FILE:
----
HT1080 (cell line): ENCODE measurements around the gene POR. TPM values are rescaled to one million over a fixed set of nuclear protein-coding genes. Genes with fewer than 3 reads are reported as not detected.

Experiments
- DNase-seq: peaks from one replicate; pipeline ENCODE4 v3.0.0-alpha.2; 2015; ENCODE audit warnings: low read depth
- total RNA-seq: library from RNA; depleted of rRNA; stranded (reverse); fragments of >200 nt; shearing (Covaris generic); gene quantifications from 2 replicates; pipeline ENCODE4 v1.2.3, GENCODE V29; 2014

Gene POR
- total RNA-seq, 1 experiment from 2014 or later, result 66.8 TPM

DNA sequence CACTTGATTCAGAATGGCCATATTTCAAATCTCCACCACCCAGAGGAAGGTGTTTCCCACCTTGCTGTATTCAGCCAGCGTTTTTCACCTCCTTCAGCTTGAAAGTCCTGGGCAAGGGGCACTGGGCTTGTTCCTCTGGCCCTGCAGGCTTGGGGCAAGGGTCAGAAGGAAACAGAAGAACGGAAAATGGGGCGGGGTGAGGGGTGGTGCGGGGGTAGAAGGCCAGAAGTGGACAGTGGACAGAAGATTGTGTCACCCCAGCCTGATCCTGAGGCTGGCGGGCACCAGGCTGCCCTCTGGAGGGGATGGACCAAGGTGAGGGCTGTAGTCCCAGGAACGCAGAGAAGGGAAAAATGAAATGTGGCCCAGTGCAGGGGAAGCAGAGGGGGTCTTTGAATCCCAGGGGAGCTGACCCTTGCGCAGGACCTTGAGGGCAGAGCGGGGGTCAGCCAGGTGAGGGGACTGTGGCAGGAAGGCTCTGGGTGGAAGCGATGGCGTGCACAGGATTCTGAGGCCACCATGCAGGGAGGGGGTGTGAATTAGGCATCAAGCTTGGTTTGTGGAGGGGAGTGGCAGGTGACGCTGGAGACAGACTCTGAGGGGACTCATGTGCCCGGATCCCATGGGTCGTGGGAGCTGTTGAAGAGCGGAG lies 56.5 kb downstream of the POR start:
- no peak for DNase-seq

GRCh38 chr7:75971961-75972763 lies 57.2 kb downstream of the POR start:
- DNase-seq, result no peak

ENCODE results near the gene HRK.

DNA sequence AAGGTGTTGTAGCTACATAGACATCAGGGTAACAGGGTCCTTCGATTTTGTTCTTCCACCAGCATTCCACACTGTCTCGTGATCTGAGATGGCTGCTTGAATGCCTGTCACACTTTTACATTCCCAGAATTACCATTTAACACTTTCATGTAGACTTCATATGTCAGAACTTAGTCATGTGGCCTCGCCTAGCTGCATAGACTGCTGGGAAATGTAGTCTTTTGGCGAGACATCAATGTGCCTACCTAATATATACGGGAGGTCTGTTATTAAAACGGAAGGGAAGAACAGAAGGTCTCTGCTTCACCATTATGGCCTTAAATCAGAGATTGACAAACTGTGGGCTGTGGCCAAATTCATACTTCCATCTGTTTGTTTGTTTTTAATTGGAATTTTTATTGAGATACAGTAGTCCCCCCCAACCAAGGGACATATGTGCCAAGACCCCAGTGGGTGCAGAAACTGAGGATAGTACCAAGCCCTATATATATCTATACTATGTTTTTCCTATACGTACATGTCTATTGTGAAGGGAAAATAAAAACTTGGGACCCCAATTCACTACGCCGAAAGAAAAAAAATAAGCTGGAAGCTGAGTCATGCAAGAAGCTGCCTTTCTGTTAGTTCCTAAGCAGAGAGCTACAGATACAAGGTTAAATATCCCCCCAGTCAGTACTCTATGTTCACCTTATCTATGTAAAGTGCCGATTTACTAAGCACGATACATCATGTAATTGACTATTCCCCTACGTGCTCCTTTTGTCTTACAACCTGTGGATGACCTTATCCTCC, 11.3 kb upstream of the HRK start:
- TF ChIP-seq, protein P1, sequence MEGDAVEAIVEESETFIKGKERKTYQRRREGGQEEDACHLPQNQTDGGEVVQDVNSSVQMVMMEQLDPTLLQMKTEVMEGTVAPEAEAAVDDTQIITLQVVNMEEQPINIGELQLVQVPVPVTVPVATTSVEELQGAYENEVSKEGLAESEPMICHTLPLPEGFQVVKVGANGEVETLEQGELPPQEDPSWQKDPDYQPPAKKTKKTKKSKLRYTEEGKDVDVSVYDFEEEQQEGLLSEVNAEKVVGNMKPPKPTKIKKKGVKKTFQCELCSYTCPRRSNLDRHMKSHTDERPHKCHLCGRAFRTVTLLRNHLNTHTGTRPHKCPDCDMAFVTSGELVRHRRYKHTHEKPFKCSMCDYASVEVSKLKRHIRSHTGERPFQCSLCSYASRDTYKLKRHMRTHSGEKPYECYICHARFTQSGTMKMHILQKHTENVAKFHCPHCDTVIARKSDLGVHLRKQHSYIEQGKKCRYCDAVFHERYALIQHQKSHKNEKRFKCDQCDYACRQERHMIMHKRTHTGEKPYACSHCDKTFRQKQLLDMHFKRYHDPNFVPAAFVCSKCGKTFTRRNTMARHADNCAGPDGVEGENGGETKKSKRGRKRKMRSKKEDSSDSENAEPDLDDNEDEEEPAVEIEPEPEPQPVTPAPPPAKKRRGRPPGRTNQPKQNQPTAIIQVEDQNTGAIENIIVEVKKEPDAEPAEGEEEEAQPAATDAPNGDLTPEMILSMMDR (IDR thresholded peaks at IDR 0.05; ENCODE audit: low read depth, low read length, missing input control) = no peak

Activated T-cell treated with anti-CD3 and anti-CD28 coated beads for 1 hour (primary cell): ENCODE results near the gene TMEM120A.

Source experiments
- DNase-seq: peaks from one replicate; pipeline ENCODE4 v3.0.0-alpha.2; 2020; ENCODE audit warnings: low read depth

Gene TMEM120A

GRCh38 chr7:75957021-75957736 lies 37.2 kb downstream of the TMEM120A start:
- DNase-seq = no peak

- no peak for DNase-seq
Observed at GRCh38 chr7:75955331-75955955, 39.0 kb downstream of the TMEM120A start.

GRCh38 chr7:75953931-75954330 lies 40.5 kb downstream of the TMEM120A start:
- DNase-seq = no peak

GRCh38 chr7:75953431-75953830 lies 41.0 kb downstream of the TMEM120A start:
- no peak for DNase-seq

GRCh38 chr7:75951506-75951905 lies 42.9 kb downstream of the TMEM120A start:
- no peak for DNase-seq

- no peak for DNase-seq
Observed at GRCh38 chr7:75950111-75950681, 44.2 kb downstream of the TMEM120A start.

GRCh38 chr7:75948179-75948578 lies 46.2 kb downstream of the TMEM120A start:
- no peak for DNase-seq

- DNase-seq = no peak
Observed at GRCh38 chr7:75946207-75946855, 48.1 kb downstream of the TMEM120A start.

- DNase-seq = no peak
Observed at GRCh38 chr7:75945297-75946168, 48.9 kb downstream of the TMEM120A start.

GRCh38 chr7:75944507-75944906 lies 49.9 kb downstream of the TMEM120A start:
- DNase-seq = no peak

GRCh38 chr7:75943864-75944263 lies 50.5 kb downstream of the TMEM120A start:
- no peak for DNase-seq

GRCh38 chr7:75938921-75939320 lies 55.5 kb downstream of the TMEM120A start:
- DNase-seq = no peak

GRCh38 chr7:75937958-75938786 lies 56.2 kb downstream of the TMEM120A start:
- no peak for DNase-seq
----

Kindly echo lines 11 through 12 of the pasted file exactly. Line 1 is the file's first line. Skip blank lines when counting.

ENCODE results near the gene HRK.

DNA sequence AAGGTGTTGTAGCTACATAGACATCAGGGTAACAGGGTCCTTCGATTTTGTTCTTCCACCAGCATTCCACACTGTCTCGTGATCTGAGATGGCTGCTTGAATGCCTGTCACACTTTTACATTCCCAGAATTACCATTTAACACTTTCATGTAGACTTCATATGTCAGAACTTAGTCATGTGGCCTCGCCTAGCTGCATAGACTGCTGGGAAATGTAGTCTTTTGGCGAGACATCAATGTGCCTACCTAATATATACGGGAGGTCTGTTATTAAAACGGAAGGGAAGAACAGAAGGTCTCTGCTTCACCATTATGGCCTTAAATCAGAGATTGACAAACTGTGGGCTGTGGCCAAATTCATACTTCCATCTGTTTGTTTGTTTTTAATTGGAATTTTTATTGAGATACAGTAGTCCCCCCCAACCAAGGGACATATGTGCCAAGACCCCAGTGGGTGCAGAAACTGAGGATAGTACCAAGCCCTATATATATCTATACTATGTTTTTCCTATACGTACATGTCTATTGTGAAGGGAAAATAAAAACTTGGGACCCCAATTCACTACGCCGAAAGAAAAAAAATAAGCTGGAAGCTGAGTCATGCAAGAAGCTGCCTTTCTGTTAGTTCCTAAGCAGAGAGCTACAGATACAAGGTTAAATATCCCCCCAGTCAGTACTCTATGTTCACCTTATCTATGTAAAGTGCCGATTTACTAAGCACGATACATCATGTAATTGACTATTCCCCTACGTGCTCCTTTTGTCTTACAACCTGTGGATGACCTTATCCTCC, 11.3 kb upstream of the HRK start: